, Volume 39, Issue 5, pp 737-749
Date: 04 Jan 2011

Tip-of-the-tongue (TOT) states: retrieval, behavior, and experience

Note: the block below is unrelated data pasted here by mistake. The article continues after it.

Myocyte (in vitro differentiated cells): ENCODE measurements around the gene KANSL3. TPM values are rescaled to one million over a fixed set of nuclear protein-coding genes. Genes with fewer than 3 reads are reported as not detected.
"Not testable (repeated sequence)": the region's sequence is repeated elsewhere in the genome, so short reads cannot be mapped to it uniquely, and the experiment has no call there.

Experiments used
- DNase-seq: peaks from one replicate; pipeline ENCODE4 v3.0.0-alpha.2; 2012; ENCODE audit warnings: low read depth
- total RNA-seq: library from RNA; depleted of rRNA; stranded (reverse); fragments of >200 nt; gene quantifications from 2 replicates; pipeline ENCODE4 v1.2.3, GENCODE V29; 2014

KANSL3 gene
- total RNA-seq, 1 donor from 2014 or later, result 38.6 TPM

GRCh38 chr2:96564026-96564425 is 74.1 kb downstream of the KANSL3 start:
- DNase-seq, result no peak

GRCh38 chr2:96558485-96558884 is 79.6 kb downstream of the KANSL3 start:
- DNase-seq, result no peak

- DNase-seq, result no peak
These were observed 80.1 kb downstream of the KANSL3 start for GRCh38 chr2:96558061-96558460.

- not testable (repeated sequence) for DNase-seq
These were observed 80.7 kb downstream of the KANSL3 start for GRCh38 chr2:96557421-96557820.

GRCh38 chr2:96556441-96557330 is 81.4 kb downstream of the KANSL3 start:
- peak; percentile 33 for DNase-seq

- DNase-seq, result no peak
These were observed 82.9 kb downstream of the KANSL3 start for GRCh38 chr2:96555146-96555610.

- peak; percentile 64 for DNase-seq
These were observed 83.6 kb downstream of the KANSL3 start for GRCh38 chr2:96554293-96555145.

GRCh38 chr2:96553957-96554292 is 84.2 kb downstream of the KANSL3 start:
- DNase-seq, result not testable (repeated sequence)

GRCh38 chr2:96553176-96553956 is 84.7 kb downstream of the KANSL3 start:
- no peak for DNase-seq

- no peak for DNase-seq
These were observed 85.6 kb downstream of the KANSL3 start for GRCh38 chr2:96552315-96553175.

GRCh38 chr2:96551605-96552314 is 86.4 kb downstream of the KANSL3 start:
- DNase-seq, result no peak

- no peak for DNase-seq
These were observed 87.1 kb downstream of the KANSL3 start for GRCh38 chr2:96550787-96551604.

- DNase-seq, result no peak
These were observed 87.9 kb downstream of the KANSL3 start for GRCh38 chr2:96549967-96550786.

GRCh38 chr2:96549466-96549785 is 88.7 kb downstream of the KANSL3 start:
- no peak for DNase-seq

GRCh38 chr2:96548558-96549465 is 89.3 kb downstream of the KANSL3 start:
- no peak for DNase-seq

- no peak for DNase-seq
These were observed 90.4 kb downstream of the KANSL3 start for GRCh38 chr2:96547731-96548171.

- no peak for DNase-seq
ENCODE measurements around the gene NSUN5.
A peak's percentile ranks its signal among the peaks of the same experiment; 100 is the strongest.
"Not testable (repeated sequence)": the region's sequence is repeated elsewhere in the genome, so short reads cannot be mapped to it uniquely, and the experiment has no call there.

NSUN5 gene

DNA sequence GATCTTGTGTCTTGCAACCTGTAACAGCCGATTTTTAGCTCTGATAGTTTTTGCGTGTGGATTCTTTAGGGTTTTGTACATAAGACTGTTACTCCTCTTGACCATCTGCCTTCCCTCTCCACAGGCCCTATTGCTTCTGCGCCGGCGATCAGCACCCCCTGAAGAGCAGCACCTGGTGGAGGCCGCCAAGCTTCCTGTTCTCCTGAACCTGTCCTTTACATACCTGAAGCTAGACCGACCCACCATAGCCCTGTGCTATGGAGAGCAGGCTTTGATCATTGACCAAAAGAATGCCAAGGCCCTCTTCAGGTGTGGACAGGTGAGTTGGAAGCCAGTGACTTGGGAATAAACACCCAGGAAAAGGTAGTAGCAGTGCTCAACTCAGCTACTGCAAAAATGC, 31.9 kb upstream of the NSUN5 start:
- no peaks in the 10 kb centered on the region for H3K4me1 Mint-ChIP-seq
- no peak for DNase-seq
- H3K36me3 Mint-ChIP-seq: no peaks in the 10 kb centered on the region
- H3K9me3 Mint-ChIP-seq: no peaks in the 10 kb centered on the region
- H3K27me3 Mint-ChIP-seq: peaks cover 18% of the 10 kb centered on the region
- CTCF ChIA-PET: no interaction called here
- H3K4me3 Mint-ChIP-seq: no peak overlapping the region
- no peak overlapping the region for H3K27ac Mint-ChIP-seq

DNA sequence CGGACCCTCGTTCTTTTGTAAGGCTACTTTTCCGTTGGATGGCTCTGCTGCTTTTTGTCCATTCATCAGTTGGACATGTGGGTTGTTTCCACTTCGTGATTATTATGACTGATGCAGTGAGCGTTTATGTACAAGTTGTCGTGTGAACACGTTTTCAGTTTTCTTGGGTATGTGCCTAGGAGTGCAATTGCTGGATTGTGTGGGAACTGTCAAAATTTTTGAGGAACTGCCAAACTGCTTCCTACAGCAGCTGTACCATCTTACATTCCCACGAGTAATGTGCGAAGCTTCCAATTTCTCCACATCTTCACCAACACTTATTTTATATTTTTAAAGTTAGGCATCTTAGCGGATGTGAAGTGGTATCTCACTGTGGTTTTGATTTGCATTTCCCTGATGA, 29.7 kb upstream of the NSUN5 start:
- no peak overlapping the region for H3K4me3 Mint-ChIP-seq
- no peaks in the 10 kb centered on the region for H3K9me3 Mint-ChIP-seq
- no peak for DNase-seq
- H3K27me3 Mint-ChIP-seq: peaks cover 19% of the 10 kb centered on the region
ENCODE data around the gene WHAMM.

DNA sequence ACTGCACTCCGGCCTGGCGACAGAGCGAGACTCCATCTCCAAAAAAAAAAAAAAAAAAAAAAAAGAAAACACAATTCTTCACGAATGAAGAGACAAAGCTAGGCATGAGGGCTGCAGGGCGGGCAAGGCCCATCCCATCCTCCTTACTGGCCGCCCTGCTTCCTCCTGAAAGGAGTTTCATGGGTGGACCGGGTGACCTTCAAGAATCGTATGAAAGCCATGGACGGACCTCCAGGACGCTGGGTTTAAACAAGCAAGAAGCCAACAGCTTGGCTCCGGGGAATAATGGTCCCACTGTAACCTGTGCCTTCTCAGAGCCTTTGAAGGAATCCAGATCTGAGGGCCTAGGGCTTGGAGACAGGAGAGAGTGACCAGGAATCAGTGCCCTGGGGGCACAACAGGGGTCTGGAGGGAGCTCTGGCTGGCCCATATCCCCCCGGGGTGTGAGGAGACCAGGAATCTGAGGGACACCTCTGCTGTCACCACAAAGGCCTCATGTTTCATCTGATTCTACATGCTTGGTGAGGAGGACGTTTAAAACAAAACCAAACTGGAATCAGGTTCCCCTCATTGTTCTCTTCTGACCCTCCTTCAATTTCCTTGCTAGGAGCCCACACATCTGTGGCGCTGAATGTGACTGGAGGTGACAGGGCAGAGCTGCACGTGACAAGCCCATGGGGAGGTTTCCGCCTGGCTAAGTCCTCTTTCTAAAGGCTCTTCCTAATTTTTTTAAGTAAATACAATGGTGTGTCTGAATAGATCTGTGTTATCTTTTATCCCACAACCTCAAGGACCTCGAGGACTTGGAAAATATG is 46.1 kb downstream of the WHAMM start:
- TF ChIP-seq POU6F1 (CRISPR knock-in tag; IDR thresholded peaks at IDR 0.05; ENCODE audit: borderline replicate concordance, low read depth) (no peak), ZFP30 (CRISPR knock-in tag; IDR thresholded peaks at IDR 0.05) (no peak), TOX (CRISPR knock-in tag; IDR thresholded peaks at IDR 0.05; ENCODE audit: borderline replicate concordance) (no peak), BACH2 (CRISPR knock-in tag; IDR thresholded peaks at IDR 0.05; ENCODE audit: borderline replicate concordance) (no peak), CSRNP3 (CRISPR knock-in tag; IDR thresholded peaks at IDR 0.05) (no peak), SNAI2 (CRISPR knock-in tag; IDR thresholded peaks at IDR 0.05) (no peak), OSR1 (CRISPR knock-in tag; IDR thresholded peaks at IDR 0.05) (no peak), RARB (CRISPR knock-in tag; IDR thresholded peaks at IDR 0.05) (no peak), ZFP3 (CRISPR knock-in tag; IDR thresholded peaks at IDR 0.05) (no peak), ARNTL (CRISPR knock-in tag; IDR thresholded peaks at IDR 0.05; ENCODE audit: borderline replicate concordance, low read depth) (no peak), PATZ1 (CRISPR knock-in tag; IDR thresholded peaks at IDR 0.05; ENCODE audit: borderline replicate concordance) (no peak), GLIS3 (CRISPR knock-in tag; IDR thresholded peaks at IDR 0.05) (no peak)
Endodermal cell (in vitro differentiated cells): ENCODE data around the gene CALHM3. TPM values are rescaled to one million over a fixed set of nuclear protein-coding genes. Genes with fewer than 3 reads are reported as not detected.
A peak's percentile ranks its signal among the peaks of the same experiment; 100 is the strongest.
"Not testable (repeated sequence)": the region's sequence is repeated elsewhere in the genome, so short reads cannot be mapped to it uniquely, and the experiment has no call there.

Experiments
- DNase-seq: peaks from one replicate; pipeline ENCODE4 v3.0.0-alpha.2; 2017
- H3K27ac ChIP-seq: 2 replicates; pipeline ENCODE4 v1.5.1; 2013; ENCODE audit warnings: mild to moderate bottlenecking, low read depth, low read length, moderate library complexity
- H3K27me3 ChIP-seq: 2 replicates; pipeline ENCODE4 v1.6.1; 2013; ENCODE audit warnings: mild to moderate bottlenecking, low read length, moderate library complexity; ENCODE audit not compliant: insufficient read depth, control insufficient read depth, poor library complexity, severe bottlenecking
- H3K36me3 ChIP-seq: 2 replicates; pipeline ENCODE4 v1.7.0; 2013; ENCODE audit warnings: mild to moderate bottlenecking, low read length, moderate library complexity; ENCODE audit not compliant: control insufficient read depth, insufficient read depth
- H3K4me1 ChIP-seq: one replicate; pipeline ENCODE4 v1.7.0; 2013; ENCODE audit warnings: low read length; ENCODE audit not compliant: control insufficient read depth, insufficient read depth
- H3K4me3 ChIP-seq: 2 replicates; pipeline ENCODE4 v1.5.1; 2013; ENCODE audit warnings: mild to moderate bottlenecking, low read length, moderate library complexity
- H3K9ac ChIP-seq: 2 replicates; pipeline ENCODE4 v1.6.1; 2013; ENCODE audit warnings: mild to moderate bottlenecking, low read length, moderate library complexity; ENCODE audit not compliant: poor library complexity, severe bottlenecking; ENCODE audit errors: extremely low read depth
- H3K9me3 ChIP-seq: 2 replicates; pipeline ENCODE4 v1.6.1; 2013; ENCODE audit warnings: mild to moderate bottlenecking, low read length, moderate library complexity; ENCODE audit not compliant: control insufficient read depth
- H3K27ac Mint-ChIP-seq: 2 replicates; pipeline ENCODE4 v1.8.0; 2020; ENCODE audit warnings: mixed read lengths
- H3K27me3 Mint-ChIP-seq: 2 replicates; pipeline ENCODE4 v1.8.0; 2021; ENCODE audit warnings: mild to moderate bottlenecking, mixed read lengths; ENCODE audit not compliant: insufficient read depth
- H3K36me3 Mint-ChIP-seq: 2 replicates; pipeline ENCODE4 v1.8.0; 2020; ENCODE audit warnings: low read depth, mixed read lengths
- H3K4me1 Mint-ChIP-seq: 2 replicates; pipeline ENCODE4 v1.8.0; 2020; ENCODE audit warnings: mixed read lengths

The tip-of-the-tongue state (TOT) is the feeling that accompanies temporary inaccessibility of an item that a person is trying to retrieve. TOTs have been studied experimentally since the seminal work of Brown and McNeill (1966). TOTs are experiences that accompany some failed or slow retrievals, and they can result in changes in retrieval behavior itself, allowing us to study the interplay among experience, retrieval, and behavior. We often attribute the experience of the TOT to the unretrieved target, but TOTs are based on a variety of cues, heuristics, or sources of evidence, such as partial information, related information, and cue familiarity, that predict the likelihood of overcoming retrieval failure. We present a synthesis of the direct-access view, which accounts for retrieval failure, and the heuristic–metacognitive view, which accounts for the experience of the TOT. We offer several avenues for future research and applications of TOT theory and data.